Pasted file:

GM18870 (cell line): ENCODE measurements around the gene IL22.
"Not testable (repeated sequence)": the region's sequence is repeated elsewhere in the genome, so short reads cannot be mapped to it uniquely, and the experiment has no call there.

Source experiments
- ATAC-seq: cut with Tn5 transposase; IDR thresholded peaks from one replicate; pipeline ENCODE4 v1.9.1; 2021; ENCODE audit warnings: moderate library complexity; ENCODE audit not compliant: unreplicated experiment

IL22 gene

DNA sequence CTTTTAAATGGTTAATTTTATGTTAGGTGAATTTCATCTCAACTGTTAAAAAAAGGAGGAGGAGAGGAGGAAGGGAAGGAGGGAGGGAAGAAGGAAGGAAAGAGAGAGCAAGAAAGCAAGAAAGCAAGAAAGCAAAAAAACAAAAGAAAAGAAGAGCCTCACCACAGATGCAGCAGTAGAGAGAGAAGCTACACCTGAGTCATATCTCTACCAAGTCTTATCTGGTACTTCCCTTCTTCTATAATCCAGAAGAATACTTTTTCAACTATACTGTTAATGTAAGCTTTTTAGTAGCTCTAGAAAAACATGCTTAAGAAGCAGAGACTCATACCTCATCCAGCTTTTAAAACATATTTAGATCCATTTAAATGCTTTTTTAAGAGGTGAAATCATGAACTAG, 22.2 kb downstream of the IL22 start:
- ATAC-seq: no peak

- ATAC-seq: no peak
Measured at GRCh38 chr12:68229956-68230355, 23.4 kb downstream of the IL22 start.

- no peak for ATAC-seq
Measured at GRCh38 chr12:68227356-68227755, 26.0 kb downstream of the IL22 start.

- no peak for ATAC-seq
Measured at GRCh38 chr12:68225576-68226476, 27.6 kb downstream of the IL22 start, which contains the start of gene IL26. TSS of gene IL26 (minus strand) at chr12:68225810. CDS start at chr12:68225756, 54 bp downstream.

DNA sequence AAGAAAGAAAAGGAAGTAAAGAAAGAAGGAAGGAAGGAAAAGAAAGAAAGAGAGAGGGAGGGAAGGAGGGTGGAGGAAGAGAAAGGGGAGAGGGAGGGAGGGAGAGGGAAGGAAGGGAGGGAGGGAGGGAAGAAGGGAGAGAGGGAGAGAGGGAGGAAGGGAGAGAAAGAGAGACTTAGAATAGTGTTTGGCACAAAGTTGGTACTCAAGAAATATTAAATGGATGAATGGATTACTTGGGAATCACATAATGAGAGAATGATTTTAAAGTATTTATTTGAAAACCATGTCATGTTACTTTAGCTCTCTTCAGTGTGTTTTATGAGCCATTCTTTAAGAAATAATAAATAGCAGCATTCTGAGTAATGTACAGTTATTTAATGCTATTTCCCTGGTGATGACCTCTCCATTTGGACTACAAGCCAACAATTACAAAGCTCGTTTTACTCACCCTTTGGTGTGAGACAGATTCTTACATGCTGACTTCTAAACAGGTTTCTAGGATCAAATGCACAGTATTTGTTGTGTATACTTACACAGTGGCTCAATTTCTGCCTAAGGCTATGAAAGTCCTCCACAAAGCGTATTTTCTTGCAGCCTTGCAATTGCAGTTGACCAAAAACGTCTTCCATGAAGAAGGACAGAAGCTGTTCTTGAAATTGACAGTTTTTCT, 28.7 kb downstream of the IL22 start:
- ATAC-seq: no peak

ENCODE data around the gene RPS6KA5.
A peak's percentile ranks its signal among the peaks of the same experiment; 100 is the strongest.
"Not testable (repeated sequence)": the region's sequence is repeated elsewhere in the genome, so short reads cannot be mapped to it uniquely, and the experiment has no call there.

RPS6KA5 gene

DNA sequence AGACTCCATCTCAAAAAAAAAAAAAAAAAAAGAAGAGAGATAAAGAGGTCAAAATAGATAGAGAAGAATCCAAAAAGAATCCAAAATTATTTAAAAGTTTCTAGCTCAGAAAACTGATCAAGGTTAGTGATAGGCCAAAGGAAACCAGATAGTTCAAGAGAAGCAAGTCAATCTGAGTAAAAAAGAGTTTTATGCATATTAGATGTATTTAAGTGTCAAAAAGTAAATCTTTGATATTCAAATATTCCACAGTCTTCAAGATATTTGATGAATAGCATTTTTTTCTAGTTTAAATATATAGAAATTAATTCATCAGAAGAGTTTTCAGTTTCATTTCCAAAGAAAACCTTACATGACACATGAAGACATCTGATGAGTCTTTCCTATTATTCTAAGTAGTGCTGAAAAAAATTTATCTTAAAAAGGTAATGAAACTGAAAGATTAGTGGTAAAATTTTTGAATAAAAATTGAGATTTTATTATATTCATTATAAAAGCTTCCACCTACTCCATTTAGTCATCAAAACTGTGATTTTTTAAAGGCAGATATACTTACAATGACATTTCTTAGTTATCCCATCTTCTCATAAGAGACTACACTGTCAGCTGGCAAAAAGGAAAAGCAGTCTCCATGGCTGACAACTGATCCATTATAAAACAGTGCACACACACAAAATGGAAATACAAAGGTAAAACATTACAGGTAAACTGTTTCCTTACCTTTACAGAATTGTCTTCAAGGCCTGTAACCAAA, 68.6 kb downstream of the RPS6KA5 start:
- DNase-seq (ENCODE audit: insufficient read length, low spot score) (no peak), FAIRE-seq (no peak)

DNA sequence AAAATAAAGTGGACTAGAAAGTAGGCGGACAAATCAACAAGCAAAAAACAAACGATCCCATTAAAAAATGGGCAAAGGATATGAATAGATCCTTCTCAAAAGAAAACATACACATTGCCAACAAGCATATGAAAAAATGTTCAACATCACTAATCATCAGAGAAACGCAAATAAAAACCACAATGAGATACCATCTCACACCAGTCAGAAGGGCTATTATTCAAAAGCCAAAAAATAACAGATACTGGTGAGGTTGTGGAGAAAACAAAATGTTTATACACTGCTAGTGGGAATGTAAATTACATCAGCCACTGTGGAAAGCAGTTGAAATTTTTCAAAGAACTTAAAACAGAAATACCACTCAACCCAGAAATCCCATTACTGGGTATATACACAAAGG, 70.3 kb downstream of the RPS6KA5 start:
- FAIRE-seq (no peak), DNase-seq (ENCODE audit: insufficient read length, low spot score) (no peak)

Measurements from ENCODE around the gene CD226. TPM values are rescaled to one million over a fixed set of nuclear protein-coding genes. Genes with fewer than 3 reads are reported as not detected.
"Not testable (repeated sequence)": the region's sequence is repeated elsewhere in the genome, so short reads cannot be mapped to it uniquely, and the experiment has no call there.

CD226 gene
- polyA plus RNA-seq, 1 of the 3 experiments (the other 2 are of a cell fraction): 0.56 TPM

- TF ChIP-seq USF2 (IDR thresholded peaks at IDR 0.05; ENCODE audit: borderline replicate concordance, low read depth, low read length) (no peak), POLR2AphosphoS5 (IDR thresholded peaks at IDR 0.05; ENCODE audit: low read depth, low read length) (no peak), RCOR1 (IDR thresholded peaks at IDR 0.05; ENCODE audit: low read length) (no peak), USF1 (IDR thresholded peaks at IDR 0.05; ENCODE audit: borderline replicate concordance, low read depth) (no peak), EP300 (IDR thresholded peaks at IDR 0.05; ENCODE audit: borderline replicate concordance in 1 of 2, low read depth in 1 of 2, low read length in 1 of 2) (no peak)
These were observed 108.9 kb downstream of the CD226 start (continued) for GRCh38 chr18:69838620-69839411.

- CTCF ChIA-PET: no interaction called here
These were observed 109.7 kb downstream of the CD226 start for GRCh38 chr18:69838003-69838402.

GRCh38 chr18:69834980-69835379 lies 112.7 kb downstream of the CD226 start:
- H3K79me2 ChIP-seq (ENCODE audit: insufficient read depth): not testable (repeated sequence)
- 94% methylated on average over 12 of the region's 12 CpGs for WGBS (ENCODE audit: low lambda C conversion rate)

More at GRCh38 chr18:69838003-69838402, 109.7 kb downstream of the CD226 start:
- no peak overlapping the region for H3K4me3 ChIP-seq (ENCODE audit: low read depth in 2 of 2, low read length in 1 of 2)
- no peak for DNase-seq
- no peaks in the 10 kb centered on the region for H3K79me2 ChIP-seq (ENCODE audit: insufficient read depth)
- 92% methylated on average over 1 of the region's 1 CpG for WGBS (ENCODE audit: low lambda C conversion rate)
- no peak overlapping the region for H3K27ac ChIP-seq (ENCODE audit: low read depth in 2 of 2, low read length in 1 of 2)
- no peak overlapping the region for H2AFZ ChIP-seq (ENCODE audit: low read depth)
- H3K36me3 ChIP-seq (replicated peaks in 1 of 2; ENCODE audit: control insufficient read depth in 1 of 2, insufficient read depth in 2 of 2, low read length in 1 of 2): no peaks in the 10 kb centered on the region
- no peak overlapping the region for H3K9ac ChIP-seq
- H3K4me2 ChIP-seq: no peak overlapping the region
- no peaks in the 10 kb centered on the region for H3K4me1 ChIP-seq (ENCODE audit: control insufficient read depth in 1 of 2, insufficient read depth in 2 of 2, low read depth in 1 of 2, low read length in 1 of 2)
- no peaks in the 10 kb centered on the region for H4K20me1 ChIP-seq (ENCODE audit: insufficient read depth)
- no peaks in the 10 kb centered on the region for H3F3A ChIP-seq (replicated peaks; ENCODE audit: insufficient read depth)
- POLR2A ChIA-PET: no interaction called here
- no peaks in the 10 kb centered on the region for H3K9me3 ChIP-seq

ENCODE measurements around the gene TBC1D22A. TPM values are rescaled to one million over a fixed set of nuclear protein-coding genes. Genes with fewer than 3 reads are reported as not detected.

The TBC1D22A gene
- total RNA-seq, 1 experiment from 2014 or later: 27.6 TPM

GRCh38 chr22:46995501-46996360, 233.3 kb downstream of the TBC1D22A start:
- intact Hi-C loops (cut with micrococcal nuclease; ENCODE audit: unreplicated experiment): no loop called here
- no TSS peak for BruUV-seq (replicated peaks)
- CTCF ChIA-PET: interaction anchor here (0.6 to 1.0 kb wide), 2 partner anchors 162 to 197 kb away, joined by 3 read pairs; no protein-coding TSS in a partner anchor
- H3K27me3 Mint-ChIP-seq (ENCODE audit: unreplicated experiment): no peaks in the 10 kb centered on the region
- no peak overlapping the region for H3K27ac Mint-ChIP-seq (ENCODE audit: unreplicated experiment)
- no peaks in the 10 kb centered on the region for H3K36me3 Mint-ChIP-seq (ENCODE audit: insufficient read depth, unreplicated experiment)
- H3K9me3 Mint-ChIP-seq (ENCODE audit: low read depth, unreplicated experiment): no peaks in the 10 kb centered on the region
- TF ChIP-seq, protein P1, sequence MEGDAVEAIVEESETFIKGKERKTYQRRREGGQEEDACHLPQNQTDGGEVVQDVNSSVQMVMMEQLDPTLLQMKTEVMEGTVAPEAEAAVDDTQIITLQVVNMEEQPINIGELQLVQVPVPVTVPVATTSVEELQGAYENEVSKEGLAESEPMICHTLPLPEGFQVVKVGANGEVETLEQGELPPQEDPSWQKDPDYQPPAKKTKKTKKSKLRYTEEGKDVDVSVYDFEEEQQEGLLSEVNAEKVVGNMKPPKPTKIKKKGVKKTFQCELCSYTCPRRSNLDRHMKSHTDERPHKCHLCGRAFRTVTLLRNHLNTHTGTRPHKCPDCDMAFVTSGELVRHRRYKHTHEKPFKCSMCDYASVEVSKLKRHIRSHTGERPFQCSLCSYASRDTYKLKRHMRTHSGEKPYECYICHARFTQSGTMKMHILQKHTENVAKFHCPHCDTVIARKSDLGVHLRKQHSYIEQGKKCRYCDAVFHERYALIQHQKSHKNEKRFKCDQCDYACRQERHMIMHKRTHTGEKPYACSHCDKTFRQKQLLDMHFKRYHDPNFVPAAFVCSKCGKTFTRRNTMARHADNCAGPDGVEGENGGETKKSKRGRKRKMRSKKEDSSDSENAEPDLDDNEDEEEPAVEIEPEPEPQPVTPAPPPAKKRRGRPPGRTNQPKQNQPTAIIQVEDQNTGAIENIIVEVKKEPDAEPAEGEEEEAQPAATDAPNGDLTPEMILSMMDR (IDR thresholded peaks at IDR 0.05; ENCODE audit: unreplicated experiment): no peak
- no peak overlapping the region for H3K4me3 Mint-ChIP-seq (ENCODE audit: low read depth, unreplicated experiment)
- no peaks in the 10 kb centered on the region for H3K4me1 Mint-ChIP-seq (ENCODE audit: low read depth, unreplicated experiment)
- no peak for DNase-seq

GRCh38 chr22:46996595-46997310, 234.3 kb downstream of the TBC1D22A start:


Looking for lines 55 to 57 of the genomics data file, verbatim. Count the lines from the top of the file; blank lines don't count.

- no TSS peak for BruUV-seq (replicated peaks)
- CTCF ChIA-PET: interaction anchor here (0.6 to 1.0 kb wide), 2 partner anchors 162 to 197 kb away, joined by 3 read pairs; no protein-coding TSS in a partner anchor
- H3K27me3 Mint-ChIP-seq (ENCODE audit: unreplicated experiment): no peaks in the 10 kb centered on the region